Which is preferable? And how can you get off your mat and into the room?
I recently received an email from a new yoga teacher who had been through some teacher training, and who had read How to Become a Great Yoga Teacher. "Do you have any suggestions for transitioning from demoing to just verbal cuing?" she asked. "I am trying to wean off demoing the whole class. I feel like I can only teach if I demo pretty much all of the time. This is an issue for me because I want to evolve my teaching style, and I want to be able to observe and make adjustments."
These are great goals to have as a yoga teacher, and your teaching will always evolve and improve. But it will require actually seeing what your students are up to, making suggestions, and then watching how your suggestions do or do not help your students improve their alignment, deepen or strengthen their postures, and become more adept in their practice. All of this requires getting off your mat.
There are a few reasons why you might feel uncomfortable walking around the room while teaching. The first, expressed to me by this same newbie teacher, was "I feel lost and disoriented if I am not doing the poses." This can be a significant obstacle to overcome as a teacher—how to keep track of what poses you have taught, how long the students have been in a pose, and whether or not you have completed both sides of a pose, or a sequence, on both sides.
I definitely think it's important to get out of the habit of "leading" the class from the front, and into the habit of "teaching" to individuals. And I don't think there is much you can learn about this topic from reading an article or book. I think you just have to start doing it and practicing. Just like you can't learn yoga reading about it, you have to do it yourself until it feels natural.
When I very first started teaching, I taught Bikram. This was excellent training because Bikram teachers never do the poses with their class, and they can't really get confused since the sequencing is always the same, and is always right side, then left, with no postures linked together. So I got used to walking around the room teaching, watching, and giving verbal cues.
I only demonstrated maybe once or twice in a class when I wanted them to get something or see something. Then I started practicing ashtanga and vinyasa, and I did my 200 hour teacher training in ashtanga. This was also good for what we're talking about here as the sequence is always the same and the teacher really doesn't practice with the class. So again, I was walking around leading verbally and doing physical adjustments.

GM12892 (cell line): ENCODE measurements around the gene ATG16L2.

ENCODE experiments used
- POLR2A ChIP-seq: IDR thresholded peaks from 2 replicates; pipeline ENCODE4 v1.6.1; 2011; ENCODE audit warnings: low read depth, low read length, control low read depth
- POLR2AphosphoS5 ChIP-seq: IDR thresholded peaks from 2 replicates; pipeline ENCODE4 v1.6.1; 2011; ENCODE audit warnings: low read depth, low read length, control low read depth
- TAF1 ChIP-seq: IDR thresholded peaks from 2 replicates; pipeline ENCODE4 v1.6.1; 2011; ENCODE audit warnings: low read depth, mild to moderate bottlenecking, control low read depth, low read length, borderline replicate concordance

So when I started teaching vinyasa and hatha and making up my own sequences, I was not in the habit of practicing with my class at all. What I would do at first was write out my sequence so I could refer to it. That way I wouldn't get lost or confused.
But in the case of most teachers these days, we are not teaching a set sequence of poses, and will have to get over the challenge of remembering the sequence as we go. So what's my advice? Here are a few pointers:
1. Start coming off your mat for periods of time, or short sequences at a time, and build up to longer periods of time.
2. Write out your sequences to refer to while you're teaching, at least at first.
3. Keep it simple. Start with short sequences of only 2-3 postures linked at a time. Such as Warrior I, Warrior II, Triangle, then transition to other side. That way you won't forget what you've done when you get to the other side.
4. Balance both sides. This can be hard when you start to give a lot of instructions—you tell them everything you know about the posture, or some related point of yoga philosophy on the right side, and have nothing to say on the left side. Count breaths, use a timer, or the wall clock if it has a second hand. This is a good way to make sure you don't hold your students for two minutes on side one, and 10 seconds on side two.
5. Give options for beginners as well as advancing students when you can, but never teach to the very bottom or very top of the skill range in your class.
6. Stay really focused while teaching verbally, visualizing the postures and feeling them as though you are doing them in your body, even though you are not.
7. Stay flexible! Be willing to leave out aspects of your planned sequence if you realize it may be too challenging for your group, or to add in more advanced postures if most of them seem up for it.
As you gain confidence, you will find that you need your written sequence less and less, and that you are able to mostly remember what postures you did and in what order. There will always be times that you mess up and forget something.
It's okay to back up, laugh at yourself, and acknowledge your mistake. All teachers do this, even the famous ones! As always, do your best, be yourself, and share your love of yoga.